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Officials report 300% increase in fires inside national forest since last year, and here’s why

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A U.S. Forest Service helicopter fighting a fire inside Bridger-Teton National Forest last month. | Facebook

The following is a news release from Bridger-Teton National Forest.

JACKSON HOLE, Wyoming – Abandoned campfires on the Bridger-Teton National Forest are causing concern, especially in the warmer and drier weather that the Forest is already experiencing this month.

“People just aren’t thinking of fire safety at this time of year. It’s like folks assume because it’s spring they don’t need to worry about putting out their campfires,” says Forest Public Affairs Officer Mary Cernicek. “It is early but it only takes a couple of days of warm, dry weather to dry things out.”

As of June 2, there have been 21 abandoned campfires, most of which have occurred on the Bridger-Teton National Forest. Compared to 2020, there were seven abandoned fires by the same date that year. In 2019, there were three.

Of the abandoned campfires discovered, some have been left smoldering and too hot to touch, while others had escaped its fire ring.

Fire personnel are routinely dispatched to extinguish the fires or smoke sightings that have been reported while others are discovered by patrollers.

“Individuals found responsible could be cited with violation notices and possibly fined,” said Cernicek.

Persons found responsible for starting a fire that escapes, resulting in a wildfire may be held responsible for the cost of putting it out.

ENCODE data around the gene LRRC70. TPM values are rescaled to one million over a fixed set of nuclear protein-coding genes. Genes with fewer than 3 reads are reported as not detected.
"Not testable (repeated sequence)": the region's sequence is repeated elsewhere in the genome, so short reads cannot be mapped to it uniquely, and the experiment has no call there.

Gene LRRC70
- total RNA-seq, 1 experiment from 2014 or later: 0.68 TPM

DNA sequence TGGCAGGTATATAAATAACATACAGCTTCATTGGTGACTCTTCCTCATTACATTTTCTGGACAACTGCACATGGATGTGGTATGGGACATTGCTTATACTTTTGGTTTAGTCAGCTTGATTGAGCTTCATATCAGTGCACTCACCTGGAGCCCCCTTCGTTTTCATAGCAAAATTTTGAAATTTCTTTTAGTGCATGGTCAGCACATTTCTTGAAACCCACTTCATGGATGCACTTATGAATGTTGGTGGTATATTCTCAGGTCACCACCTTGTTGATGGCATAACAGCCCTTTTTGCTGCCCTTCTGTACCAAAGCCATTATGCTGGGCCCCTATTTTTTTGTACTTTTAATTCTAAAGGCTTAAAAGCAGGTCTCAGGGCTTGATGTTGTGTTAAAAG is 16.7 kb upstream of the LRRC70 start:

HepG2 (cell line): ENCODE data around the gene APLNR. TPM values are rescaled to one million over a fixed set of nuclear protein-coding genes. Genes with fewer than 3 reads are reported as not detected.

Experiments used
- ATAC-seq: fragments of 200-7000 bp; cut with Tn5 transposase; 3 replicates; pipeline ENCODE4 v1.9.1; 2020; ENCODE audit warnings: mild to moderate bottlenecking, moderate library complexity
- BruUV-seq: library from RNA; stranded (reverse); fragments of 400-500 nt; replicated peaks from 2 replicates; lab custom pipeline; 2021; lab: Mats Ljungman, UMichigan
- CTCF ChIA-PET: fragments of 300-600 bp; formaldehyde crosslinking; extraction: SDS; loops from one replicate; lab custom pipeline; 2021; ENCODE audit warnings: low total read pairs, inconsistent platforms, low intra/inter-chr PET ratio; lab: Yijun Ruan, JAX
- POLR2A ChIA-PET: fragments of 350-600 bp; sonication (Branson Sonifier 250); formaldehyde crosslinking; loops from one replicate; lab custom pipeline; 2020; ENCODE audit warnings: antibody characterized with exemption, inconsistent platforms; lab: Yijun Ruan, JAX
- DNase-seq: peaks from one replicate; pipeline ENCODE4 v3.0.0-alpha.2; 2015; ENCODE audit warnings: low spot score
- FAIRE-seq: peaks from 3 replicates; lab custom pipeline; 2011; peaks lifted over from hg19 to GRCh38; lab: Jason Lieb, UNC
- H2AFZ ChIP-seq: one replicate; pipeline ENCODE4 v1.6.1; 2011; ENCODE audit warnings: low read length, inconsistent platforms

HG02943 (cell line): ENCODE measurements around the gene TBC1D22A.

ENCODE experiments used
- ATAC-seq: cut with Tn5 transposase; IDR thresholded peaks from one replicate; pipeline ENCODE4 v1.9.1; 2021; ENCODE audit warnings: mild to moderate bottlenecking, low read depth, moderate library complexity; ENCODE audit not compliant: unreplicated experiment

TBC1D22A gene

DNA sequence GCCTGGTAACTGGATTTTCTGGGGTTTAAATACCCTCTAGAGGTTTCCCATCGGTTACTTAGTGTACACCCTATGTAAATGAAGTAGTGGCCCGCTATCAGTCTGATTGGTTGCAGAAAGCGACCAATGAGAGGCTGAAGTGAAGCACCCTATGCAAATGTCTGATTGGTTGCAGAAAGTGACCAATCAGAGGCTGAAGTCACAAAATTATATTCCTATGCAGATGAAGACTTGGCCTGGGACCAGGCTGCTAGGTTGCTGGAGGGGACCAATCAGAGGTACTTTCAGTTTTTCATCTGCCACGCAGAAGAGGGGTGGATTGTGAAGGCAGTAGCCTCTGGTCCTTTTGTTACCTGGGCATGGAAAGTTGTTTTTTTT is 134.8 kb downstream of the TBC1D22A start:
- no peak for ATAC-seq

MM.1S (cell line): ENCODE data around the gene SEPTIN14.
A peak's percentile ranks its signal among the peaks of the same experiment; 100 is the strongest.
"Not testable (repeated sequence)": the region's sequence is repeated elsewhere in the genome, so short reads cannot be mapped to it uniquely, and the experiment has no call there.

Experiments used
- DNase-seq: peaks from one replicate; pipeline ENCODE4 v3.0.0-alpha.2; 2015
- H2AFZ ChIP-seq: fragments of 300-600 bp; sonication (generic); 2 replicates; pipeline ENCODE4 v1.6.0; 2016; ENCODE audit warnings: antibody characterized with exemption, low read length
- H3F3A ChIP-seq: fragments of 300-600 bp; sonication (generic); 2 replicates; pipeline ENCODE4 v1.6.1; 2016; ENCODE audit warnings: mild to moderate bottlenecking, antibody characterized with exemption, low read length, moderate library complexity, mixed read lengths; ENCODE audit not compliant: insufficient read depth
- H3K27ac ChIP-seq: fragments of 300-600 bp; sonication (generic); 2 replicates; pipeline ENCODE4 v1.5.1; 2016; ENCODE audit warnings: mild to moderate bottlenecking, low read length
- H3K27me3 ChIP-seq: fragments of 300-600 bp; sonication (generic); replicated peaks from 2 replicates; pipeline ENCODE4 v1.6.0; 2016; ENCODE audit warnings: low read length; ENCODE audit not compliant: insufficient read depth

“All too often people don’t intend to start wildfires, yet they leave campfires unattended or don’t completely put them out. These campfires have the potential to become disastrous,” says Cernicek.

The reports of unattended campfires have fire managers reiterating a fire safety message for all Forest users. Although an area may appear green, the danger for fire still exists.

“Even though it looks green, the drought conditions have left the dead materials and trees susceptible to fire and we still need to be careful with campfires on the Forest,” said Cernicek. “We just want to remind visitors to Bridger-Teton to build their campfires in a safe spot, not to leave them unattended and to extinguish them completely before leaving the area.”

Always keep a bucket of water and a shovel nearby. When putting a campfire out, drown it with water, stir with a shovel and never leave a fire until it is cold to the touch.

To report an abandoned campfire or wildfire, call Teton Interagency Dispatch at (307) 739-3630 or 911.

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